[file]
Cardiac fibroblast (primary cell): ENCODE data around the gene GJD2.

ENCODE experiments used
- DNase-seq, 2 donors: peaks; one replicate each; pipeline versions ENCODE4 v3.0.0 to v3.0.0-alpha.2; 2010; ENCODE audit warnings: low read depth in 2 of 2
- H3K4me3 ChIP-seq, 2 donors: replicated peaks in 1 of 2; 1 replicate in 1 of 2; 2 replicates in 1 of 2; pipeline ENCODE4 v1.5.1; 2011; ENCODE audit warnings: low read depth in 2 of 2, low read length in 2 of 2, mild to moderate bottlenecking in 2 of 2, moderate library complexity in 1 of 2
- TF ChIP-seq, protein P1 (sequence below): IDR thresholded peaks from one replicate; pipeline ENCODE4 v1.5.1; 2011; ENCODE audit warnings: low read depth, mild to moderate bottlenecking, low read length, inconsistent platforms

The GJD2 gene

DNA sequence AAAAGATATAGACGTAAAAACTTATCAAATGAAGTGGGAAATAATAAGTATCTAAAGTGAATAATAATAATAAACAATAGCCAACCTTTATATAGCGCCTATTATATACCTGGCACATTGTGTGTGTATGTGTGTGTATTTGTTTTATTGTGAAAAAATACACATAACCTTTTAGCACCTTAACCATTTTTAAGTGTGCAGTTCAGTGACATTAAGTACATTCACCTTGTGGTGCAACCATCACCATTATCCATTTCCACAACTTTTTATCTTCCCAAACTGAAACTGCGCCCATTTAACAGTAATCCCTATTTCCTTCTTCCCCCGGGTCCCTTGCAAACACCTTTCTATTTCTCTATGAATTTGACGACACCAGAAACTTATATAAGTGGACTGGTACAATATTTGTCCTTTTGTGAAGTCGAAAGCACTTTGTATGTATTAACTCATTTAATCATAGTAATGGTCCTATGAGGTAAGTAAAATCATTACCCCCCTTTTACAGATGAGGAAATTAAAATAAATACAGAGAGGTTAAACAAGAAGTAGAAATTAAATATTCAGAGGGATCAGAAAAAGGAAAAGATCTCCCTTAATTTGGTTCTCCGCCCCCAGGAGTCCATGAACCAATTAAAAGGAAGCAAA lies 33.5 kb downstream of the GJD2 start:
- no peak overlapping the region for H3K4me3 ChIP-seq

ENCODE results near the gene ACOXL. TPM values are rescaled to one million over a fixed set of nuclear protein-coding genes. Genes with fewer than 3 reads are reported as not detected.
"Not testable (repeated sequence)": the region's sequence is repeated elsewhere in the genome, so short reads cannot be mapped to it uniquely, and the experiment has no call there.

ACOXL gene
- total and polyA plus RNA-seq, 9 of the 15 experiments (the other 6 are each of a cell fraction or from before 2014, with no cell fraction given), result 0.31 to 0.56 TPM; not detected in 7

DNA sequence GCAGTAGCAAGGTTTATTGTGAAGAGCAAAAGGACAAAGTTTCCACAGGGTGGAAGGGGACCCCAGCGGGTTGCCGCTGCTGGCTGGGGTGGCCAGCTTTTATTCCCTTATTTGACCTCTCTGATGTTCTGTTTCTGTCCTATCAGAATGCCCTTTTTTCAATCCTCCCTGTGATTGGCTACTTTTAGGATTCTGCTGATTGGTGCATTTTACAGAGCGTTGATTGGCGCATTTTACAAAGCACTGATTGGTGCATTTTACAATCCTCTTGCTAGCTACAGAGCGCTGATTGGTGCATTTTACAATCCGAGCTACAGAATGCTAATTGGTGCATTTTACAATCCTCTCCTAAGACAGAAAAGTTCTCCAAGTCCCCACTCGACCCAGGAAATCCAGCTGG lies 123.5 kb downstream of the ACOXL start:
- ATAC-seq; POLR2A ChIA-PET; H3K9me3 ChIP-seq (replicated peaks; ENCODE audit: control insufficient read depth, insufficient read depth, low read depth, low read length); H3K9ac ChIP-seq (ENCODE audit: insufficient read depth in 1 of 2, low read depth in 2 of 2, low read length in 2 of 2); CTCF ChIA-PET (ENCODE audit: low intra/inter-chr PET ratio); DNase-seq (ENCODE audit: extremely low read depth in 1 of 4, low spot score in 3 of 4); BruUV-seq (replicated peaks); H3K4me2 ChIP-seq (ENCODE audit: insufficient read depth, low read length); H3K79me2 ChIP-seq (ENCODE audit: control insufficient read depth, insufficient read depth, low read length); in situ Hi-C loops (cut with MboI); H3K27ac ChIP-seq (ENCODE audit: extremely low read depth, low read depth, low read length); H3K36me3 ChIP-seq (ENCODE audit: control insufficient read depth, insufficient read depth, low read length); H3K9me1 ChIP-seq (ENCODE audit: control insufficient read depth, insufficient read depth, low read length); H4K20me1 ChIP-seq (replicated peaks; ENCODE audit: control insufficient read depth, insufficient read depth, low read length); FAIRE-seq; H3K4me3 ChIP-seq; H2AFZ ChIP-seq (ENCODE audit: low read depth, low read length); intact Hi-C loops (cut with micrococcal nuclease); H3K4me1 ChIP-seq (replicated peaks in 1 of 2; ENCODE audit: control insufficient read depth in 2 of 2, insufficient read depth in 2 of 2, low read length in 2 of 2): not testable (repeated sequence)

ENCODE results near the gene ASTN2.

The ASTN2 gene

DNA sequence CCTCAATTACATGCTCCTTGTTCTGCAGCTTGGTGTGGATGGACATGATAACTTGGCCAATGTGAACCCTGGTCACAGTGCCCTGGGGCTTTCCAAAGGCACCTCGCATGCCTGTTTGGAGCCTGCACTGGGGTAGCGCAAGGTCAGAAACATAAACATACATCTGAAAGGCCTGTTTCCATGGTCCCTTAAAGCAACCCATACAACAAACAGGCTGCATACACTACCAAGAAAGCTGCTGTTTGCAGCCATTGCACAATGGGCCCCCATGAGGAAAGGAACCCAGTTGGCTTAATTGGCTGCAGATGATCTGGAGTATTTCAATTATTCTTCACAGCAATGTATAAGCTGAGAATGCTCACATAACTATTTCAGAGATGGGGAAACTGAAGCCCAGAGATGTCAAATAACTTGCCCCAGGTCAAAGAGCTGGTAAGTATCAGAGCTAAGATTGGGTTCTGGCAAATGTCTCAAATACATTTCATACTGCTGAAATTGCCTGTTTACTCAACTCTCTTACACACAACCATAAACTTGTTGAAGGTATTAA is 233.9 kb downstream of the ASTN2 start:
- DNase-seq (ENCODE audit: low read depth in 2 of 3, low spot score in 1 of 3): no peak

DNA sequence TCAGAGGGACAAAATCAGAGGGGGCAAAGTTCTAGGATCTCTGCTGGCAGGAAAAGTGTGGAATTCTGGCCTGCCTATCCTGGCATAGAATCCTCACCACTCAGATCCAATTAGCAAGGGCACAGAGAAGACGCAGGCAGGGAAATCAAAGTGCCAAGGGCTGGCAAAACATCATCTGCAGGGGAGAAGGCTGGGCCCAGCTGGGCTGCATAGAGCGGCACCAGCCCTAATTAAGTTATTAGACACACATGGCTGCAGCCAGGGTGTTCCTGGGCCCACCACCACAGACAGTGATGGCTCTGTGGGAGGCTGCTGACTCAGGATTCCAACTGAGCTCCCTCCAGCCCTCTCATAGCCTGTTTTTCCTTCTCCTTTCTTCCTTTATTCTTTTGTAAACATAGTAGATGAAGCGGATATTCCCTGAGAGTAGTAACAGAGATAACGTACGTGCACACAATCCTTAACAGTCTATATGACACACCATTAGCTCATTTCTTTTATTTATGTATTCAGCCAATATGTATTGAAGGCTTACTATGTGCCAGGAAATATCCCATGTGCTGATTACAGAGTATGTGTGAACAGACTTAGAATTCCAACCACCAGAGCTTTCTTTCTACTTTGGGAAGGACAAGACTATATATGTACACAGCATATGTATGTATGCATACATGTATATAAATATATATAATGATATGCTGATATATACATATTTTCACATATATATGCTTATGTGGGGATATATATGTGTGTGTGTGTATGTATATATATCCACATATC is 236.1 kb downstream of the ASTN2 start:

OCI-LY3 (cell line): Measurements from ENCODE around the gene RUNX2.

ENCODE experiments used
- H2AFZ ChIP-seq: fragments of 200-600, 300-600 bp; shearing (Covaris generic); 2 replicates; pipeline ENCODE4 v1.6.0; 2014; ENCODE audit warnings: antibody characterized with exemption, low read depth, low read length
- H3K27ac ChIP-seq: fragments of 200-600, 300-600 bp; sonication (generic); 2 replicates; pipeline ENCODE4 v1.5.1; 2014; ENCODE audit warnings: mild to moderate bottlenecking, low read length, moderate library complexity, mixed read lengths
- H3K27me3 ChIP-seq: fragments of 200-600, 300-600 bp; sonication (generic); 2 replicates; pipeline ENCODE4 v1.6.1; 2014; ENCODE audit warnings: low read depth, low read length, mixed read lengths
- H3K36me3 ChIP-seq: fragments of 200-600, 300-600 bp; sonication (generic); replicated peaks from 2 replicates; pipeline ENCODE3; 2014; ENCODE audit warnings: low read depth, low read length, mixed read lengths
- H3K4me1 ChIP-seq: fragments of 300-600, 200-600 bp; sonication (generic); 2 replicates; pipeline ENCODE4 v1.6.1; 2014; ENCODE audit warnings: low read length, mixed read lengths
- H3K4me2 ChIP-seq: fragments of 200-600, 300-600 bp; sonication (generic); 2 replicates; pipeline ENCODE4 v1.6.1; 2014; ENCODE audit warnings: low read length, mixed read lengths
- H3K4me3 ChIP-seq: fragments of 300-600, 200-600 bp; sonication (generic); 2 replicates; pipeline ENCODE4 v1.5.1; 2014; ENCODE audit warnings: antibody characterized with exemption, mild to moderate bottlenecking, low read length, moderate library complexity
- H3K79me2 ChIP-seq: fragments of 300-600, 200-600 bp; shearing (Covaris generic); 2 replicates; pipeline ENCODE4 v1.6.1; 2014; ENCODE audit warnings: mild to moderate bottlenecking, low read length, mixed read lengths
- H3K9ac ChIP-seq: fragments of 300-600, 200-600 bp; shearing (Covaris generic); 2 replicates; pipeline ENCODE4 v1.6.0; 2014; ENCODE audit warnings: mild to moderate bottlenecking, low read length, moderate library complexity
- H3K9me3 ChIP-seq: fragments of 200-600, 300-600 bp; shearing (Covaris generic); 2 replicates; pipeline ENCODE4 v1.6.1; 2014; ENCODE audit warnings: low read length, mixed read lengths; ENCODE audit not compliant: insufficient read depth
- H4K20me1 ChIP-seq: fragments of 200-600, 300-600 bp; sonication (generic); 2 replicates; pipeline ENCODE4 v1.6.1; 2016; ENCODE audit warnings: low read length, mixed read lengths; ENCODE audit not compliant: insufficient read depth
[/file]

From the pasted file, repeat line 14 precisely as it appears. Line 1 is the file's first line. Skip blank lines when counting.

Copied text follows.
- ATAC-seq; POLR2A ChIA-PET; H3K9me3 ChIP-seq (replicated peaks; ENCODE audit: control insufficient read depth, insufficient read depth, low read depth, low read length); H3K9ac ChIP-seq (ENCODE audit: insufficient read depth in 1 of 2, low read depth in 2 of 2, low read length in 2 of 2); CTCF ChIA-PET (ENCODE audit: low intra/inter-chr PET ratio); DNase-seq (ENCODE audit: extremely low read depth in 1 of 4, low spot score in 3 of 4); BruUV-seq (replicated peaks); H3K4me2 ChIP-seq (ENCODE audit: insufficient read depth, low read length); H3K79me2 ChIP-seq (ENCODE audit: control insufficient read depth, insufficient read depth, low read length); in situ Hi-C loops (cut with MboI); H3K27ac ChIP-seq (ENCODE audit: extremely low read depth, low read depth, low read length); H3K36me3 ChIP-seq (ENCODE audit: control insufficient read depth, insufficient read depth, low read length); H3K9me1 ChIP-seq (ENCODE audit: control insufficient read depth, insufficient read depth, low read length); H4K20me1 ChIP-seq (replicated peaks; ENCODE audit: control insufficient read depth, insufficient read depth, low read length); FAIRE-seq; H3K4me3 ChIP-seq; H2AFZ ChIP-seq (ENCODE audit: low read depth, low read length); intact Hi-C loops (cut with micrococcal nuclease); H3K4me1 ChIP-seq (replicated peaks in 1 of 2; ENCODE audit: control insufficient read depth in 2 of 2, insufficient read depth in 2 of 2, low read length in 2 of 2): not testable (repeated sequence)